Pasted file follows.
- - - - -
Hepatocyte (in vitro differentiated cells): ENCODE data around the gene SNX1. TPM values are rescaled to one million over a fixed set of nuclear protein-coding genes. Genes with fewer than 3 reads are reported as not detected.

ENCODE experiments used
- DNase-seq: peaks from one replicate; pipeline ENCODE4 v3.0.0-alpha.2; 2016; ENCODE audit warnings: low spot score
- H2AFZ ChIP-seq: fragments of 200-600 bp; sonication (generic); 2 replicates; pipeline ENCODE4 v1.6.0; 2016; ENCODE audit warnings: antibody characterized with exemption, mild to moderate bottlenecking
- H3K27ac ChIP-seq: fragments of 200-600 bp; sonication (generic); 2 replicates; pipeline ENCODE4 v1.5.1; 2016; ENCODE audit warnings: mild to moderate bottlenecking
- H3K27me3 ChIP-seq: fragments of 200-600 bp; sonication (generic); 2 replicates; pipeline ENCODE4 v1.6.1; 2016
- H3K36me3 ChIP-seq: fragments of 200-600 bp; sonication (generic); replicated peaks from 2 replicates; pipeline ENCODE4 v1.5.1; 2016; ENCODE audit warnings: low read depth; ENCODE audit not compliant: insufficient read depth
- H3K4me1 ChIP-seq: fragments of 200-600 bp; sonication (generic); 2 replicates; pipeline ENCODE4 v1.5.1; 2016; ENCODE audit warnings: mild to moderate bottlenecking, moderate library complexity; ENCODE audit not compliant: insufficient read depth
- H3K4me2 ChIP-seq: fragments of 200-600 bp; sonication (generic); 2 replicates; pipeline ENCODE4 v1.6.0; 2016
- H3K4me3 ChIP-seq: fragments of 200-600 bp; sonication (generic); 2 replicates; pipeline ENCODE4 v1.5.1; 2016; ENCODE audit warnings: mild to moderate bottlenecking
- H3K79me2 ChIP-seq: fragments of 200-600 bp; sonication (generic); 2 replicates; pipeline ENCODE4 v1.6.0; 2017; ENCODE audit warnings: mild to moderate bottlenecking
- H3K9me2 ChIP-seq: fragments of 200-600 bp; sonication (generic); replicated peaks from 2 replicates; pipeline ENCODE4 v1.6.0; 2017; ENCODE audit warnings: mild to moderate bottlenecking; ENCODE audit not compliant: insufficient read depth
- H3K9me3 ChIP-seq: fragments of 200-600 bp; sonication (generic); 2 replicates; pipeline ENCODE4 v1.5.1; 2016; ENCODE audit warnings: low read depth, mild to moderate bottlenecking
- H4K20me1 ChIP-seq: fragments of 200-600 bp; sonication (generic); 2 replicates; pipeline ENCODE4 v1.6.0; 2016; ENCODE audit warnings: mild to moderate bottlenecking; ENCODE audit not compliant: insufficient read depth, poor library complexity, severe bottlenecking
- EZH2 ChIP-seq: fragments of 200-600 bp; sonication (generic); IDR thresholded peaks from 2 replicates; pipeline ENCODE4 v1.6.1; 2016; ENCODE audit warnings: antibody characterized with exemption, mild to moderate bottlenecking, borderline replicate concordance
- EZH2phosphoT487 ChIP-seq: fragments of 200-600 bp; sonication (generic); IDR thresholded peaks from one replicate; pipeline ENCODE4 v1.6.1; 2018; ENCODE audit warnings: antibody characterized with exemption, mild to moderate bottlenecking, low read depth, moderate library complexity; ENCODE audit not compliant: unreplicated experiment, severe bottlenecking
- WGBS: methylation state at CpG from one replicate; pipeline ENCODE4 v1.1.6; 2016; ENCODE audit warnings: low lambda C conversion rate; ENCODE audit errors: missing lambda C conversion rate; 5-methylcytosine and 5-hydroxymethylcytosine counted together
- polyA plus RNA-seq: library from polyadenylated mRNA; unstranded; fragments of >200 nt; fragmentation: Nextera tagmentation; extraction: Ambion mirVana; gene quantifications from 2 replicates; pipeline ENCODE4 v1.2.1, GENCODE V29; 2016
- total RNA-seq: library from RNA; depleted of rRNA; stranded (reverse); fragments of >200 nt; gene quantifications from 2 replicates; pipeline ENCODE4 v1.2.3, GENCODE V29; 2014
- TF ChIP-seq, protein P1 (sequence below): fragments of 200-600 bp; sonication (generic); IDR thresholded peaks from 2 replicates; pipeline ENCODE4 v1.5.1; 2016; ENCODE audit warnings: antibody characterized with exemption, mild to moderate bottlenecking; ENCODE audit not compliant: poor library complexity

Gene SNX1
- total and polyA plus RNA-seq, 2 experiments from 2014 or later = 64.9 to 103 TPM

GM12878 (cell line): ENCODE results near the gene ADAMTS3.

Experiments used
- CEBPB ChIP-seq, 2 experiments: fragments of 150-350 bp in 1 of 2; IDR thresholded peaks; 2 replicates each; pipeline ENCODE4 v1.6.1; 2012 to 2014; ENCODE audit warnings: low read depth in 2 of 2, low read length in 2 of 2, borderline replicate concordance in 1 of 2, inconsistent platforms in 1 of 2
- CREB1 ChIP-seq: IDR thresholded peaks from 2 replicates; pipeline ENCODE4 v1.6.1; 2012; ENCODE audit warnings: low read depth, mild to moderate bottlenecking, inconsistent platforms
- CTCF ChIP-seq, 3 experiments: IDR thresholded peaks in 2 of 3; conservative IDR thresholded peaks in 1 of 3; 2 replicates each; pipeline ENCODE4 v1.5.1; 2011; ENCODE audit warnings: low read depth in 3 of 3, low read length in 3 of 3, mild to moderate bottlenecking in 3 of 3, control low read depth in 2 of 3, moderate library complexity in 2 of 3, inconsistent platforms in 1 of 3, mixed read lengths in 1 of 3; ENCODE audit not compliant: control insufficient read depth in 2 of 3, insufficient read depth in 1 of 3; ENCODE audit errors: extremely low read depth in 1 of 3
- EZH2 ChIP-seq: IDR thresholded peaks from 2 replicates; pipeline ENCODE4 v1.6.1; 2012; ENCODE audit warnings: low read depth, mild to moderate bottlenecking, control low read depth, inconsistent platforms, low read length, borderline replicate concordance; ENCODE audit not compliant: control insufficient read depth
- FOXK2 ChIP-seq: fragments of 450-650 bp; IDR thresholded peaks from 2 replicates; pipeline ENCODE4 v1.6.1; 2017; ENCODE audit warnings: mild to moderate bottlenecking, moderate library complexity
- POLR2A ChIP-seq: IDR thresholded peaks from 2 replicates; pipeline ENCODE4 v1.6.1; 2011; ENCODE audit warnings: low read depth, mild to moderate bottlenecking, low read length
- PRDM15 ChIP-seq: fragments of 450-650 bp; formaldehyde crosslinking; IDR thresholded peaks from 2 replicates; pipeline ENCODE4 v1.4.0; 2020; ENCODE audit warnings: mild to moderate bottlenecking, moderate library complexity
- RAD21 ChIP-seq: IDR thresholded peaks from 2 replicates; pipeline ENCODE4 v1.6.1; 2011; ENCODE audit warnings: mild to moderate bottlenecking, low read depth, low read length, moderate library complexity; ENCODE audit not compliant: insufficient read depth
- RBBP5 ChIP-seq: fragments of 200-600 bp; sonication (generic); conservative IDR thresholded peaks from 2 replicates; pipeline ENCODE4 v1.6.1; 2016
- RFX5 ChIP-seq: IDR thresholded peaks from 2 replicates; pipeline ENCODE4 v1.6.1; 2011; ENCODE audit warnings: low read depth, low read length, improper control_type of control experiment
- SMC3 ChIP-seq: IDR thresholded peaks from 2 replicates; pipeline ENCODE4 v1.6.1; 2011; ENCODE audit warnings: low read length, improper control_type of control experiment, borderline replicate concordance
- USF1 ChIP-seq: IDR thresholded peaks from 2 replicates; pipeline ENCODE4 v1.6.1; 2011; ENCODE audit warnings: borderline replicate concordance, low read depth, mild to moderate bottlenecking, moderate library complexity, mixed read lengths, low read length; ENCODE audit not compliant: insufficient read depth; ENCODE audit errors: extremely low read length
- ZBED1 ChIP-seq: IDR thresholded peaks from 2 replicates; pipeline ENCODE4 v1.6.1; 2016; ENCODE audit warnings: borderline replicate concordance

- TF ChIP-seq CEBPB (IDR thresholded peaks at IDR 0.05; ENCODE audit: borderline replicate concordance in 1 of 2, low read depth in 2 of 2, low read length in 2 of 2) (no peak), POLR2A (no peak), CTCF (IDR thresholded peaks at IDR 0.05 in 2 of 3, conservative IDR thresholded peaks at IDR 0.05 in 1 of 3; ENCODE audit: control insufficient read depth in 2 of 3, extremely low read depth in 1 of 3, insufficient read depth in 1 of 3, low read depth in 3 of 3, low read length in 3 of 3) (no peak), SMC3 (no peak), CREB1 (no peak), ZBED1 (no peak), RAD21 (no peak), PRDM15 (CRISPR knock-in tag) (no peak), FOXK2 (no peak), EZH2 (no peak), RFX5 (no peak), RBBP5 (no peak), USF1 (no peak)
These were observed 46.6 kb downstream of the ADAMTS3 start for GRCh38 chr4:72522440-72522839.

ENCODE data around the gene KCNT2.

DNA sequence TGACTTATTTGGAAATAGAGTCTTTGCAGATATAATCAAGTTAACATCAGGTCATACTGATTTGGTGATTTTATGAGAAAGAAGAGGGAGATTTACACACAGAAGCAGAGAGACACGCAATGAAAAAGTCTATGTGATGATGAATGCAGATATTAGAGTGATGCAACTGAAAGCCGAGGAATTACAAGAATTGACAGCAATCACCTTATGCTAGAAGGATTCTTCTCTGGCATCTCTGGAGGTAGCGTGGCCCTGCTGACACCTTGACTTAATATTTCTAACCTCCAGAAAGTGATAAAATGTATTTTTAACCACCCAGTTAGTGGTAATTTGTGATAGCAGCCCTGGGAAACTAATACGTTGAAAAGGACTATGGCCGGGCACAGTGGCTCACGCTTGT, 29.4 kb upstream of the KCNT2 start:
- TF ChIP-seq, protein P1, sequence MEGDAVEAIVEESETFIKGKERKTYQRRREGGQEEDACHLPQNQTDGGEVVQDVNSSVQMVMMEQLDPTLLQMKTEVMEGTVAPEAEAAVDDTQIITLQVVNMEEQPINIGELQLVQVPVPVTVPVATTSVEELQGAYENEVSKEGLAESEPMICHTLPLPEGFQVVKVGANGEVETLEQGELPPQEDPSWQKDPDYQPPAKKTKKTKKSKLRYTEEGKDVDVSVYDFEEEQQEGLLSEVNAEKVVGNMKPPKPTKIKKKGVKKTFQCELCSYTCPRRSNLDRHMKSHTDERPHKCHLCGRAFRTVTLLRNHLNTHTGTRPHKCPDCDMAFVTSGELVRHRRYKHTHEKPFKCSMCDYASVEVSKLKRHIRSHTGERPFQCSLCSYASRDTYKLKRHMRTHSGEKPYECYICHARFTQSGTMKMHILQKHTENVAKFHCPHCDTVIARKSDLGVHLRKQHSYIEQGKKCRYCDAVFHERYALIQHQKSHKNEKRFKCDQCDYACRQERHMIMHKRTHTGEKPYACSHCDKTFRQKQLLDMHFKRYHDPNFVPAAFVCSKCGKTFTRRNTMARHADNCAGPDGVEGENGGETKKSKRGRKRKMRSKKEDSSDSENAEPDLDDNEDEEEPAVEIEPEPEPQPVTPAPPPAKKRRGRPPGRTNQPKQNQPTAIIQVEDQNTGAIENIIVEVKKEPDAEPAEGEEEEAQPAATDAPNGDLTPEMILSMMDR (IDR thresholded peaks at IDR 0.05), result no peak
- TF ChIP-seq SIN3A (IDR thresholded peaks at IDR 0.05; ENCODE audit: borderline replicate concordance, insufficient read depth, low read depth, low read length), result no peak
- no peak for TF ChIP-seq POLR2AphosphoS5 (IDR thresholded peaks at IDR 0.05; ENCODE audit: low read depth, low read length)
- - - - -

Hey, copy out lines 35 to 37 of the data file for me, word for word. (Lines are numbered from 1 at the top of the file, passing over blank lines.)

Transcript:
- SMC3 ChIP-seq: IDR thresholded peaks from 2 replicates; pipeline ENCODE4 v1.6.1; 2011; ENCODE audit warnings: low read length, improper control_type of control experiment, borderline replicate concordance
- USF1 ChIP-seq: IDR thresholded peaks from 2 replicates; pipeline ENCODE4 v1.6.1; 2011; ENCODE audit warnings: borderline replicate concordance, low read depth, mild to moderate bottlenecking, moderate library complexity, mixed read lengths, low read length; ENCODE audit not compliant: insufficient read depth; ENCODE audit errors: extremely low read length
- ZBED1 ChIP-seq: IDR thresholded peaks from 2 replicates; pipeline ENCODE4 v1.6.1; 2016; ENCODE audit warnings: borderline replicate concordance